Thursday, May 17, 2012

c1878 York Sunbury Maliseet Replica: Part 1

Another paddle is in the works. For a few months now, I've been intending to replicate the c1878 Maliseet Paddle from the York Sunbury Museum...see posts here, here, and here.

c1878 York Sunbury Maliseet Paddle

Unfortunately (or fortunately depending on how you look at it), I made a carving error with yellow birch stock that was originally sourced for this paddle. Instead, I ended up with a custom design influenced by the Maliseet / Passamaquoddy paddle at the McCord Museum.

Luckily, another board of Yellow Birch was on hand and I ended up chopping out the rough outline with the axe. Given the pressure of using up my last yellow birch board, I didn't end up taking pics of the chopping process (most readers have seen enough of those pics I'm sure.) Unlike last time, this board was much easier to work with an axe,  spokeshave and crooked knife without tear out and catastrophic results. After working out the general shape without wrecking the blank and cleaning up the paddle with the spokeshave, the following pic just after Toronto received a paltry speckling of wet snow that was typical of this year's "winter" in the city.

The backyard workshop

Over the next few weeks, the paddle was worked on whenever time and weather permitted. The board stock for this one was originally 6/4 which meant that the paddle started off a little thicker than the usual 5/4 boards I source out. A decision was made to leave the shaft oval shaped rather than round like is usually done with my other creations. Furthermore, the last few paddles have been  thinned and carved to be very flexible as users. Since the original highly-ornamented paddle was likely for ceremonial purposes and not for daily usage, it was  decided to leave  it a little thicker than usual and maintain  a bit more stiffness than what I usually prefer in my user paddles.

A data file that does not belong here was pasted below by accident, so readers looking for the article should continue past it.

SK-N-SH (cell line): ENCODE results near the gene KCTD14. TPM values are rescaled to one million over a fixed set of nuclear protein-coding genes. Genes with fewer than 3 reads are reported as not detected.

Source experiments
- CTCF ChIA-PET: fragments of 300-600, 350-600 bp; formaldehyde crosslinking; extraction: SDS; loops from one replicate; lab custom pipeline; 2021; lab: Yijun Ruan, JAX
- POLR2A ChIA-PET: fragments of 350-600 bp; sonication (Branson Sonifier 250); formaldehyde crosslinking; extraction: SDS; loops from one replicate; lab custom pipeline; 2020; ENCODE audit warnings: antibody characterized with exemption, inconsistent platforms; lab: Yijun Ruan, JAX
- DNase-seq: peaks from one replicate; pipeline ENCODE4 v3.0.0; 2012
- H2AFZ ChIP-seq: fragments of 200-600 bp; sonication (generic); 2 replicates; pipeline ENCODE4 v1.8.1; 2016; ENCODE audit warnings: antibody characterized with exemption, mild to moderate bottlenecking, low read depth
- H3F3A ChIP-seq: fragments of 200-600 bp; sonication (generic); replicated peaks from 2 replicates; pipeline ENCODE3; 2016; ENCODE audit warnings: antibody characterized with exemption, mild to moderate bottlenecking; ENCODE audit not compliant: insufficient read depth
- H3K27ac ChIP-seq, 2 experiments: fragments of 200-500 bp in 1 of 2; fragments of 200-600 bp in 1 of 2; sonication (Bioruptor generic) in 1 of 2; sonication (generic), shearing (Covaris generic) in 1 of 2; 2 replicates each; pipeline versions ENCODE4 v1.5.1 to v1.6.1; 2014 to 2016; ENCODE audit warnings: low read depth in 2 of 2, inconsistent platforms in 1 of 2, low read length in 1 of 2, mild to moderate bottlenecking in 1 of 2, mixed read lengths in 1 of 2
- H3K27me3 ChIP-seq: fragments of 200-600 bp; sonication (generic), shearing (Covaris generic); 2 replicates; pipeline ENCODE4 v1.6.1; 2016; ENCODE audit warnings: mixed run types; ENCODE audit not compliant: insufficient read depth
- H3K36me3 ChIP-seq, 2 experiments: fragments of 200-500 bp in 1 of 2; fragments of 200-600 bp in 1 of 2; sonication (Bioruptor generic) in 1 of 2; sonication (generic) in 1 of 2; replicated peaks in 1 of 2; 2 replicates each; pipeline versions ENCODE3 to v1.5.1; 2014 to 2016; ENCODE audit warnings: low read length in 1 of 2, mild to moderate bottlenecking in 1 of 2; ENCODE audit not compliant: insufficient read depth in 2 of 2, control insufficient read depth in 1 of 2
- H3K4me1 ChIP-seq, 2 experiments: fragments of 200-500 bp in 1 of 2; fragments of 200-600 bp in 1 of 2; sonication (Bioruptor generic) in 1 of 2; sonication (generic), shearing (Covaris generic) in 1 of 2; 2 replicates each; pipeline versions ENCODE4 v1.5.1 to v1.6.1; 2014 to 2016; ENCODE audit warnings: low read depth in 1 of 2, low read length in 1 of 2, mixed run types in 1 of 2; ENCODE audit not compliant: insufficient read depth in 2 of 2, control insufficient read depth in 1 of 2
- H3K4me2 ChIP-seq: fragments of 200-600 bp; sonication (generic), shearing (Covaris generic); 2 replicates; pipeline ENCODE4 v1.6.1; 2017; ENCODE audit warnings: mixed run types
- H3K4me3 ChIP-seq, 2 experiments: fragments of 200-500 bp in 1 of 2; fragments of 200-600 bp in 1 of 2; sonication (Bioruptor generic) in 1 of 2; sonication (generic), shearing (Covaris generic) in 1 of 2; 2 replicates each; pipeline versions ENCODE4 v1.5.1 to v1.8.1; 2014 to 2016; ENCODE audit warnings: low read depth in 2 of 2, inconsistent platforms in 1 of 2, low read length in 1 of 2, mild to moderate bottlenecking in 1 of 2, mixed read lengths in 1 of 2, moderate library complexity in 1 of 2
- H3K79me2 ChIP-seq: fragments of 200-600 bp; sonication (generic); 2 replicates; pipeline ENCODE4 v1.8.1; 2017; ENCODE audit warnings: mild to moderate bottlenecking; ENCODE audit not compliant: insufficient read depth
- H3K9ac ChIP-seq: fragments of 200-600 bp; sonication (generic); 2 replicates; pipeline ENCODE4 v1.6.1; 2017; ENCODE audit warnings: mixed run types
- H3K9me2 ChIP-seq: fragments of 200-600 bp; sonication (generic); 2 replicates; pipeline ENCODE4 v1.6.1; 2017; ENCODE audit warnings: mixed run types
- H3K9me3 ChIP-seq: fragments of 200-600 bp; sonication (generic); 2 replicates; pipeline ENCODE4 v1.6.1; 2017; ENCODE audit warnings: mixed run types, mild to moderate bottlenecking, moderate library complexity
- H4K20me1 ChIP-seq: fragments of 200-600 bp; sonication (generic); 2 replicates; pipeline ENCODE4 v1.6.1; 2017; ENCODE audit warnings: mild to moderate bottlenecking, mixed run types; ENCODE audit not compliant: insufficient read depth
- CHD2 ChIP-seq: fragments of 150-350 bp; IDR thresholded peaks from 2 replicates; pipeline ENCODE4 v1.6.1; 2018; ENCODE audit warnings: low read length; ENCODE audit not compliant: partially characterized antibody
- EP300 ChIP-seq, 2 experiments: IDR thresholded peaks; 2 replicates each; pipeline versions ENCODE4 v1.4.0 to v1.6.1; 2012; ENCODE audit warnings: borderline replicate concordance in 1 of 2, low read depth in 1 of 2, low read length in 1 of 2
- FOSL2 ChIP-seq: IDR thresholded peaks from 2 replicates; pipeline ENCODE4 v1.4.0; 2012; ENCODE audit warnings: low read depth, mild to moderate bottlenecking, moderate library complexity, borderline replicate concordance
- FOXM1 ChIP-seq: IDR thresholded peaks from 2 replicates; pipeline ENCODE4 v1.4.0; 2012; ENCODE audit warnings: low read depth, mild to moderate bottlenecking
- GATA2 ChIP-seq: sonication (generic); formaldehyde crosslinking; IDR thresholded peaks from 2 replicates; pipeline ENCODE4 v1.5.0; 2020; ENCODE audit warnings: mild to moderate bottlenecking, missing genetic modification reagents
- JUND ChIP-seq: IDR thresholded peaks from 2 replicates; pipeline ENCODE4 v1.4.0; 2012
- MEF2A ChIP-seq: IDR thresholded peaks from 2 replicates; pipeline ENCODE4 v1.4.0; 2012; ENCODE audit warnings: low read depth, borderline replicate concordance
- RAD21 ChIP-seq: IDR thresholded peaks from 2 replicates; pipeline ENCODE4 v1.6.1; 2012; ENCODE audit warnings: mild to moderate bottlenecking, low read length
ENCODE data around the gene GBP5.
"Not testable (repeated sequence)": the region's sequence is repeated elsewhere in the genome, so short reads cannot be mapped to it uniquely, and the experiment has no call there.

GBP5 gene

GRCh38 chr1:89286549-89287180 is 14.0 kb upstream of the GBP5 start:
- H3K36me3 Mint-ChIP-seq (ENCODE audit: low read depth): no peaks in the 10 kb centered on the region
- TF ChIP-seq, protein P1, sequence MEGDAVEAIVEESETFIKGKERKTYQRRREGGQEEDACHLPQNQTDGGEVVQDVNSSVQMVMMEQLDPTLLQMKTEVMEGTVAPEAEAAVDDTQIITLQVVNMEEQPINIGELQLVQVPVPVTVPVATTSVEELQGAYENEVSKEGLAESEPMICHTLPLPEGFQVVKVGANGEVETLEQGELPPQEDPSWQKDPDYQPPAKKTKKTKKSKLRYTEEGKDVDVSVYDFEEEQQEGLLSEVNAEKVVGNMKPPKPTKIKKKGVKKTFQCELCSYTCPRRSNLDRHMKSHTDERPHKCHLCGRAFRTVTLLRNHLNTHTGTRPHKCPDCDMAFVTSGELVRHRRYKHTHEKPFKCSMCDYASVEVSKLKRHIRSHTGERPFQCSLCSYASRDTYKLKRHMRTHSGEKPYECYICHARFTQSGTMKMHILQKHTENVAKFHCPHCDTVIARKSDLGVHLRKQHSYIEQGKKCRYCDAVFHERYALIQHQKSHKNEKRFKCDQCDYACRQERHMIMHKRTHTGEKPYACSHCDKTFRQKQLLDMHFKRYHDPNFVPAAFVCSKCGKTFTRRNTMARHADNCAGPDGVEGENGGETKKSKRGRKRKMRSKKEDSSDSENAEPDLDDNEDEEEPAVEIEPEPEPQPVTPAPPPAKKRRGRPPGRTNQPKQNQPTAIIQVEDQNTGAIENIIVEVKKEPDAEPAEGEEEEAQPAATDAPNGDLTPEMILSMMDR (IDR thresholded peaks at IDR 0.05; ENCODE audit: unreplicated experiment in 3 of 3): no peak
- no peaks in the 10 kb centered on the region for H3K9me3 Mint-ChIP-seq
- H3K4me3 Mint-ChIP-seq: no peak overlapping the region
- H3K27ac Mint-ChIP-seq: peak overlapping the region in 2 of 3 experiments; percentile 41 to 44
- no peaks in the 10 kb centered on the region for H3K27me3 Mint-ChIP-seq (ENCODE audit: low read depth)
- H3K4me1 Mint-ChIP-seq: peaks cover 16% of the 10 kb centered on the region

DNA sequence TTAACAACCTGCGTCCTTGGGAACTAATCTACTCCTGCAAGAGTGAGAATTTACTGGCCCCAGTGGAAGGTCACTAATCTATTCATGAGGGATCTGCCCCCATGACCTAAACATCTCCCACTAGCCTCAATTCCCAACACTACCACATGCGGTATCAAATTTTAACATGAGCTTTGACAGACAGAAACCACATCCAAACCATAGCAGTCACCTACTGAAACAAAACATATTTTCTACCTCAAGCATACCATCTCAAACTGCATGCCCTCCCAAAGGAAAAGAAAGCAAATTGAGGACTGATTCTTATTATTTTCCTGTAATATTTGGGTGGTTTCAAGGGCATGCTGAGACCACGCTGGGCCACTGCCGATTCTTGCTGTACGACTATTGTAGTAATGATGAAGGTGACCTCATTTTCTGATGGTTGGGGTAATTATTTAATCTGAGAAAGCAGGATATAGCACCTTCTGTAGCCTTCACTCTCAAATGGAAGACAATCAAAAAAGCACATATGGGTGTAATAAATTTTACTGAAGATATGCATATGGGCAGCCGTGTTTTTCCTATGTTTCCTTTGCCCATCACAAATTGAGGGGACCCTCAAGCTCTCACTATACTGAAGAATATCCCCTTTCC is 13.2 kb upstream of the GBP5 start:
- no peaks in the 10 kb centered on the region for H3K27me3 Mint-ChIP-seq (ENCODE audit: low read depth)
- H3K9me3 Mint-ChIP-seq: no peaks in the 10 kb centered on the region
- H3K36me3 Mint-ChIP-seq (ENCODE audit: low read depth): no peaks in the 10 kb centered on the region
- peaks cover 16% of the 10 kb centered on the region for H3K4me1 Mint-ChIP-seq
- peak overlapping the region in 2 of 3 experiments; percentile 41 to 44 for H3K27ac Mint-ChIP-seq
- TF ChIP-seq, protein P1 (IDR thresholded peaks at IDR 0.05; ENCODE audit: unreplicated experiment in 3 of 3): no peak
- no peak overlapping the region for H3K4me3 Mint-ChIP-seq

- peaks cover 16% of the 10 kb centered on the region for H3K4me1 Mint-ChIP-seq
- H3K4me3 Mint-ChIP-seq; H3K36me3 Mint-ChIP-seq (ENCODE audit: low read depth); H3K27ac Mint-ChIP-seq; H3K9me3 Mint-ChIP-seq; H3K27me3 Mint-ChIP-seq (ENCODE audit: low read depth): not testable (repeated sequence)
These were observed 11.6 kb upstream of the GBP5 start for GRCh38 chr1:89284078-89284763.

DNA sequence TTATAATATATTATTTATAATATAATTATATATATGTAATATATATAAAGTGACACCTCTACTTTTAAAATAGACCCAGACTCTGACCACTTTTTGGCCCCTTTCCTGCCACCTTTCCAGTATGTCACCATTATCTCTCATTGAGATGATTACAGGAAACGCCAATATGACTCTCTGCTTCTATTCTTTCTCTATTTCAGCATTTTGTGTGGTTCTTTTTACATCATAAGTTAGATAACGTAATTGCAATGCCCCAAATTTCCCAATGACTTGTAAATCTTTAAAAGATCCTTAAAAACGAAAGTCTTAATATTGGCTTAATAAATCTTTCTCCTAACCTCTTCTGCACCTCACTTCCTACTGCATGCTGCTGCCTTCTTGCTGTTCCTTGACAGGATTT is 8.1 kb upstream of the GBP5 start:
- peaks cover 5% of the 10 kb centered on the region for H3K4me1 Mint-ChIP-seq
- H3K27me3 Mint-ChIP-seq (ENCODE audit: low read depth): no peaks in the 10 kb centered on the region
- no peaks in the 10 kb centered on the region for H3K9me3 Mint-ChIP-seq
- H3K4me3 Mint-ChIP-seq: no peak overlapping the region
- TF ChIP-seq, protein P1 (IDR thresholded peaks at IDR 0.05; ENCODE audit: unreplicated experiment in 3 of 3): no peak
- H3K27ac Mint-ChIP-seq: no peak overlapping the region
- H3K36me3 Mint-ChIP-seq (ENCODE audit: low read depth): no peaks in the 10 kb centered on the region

Springtime in the backyard workshop

Here's a shot of the wetted paddle. A little bit more scraping to remove the raised grain and she'll be set for the beginning of the decoration phase.

Luc Poitras, a fellow paddle carver, emailed  a question about the woodburning equipment I use so in the future update, I'll be sure to include details and pics of the equipment and technique.

This weekend is a holiday here in Canada and the marks the unofficial start to the canoeing season. We're heading up north as well where my canoes will finally hit the water after a winter of hibernation storage. Hoping to test this one out and get some pics of my last few paddles as well.

Sept 1, 2012 UPDATE: Part 2 has been posted online

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